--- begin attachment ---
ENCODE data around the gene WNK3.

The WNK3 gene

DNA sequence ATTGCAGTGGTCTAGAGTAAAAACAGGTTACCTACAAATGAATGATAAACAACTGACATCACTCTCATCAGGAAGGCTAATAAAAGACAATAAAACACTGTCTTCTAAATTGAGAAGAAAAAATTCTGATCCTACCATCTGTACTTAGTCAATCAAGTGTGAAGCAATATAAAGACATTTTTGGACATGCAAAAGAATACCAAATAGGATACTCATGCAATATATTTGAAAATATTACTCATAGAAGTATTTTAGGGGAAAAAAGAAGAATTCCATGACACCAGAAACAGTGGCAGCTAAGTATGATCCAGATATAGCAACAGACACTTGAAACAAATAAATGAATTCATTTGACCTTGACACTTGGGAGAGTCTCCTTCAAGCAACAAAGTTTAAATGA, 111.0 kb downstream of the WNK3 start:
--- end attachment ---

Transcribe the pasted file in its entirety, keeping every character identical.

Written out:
ENCODE data around the gene WNK3.

The WNK3 gene

DNA sequence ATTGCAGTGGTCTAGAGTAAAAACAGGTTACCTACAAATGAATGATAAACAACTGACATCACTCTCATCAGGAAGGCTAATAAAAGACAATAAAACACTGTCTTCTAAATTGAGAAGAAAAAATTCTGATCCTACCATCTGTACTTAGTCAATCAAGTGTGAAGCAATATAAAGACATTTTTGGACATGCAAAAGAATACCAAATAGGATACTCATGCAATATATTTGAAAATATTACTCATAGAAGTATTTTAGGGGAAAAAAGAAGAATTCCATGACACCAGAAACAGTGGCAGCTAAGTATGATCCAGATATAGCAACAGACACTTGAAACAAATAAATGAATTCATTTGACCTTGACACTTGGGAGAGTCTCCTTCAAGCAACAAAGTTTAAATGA, 111.0 kb downstream of the WNK3 start: